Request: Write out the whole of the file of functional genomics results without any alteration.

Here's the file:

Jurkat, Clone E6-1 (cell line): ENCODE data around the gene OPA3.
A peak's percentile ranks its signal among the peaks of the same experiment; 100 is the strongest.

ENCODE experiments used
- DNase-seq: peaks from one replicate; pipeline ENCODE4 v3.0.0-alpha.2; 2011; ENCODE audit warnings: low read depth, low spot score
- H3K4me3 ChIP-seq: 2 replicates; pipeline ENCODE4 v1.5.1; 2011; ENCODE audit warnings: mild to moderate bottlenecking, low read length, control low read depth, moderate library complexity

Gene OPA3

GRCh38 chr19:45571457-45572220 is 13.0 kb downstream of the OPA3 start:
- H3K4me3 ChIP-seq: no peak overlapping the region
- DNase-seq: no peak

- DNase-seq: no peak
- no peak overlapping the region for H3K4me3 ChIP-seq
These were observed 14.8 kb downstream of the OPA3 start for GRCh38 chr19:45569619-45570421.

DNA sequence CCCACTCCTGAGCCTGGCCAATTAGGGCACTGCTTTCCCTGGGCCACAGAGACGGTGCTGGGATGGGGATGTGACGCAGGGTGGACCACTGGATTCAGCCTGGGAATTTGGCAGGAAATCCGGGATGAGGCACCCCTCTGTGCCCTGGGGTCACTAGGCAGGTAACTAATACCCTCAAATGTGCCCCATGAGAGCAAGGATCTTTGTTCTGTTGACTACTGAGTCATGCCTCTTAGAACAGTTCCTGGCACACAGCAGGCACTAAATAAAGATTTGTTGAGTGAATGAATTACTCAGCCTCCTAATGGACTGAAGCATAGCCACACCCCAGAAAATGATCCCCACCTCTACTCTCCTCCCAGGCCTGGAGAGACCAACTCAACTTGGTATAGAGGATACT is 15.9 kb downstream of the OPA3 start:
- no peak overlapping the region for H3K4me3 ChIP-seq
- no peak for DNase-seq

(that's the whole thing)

Jurkat, Clone E6-1 (cell line): ENCODE data around the gene OPA3.
A peak's percentile ranks its signal among the peaks of the same experiment; 100 is the strongest.

ENCODE experiments used
- DNase-seq: peaks from one replicate; pipeline ENCODE4 v3.0.0-alpha.2; 2011; ENCODE audit warnings: low read depth, low spot score
- H3K4me3 ChIP-seq: 2 replicates; pipeline ENCODE4 v1.5.1; 2011; ENCODE audit warnings: mild to moderate bottlenecking, low read length, control low read depth, moderate library complexity

Gene OPA3

GRCh38 chr19:45571457-45572220 is 13.0 kb downstream of the OPA3 start:
- H3K4me3 ChIP-seq: no peak overlapping the region
- DNase-seq: no peak

- DNase-seq: no peak
- no peak overlapping the region for H3K4me3 ChIP-seq
These were observed 14.8 kb downstream of the OPA3 start for GRCh38 chr19:45569619-45570421.

DNA sequence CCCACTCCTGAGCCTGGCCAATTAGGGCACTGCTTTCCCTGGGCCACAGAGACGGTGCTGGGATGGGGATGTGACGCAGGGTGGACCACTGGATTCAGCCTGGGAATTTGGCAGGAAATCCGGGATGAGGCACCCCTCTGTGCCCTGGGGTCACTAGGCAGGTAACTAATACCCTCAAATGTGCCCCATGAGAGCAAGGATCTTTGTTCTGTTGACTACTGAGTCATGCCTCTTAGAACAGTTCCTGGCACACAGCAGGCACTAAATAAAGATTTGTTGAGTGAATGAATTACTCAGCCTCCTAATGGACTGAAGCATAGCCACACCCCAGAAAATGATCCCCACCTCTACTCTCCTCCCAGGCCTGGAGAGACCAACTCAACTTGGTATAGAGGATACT is 15.9 kb downstream of the OPA3 start:
- no peak overlapping the region for H3K4me3 ChIP-seq
- no peak for DNase-seq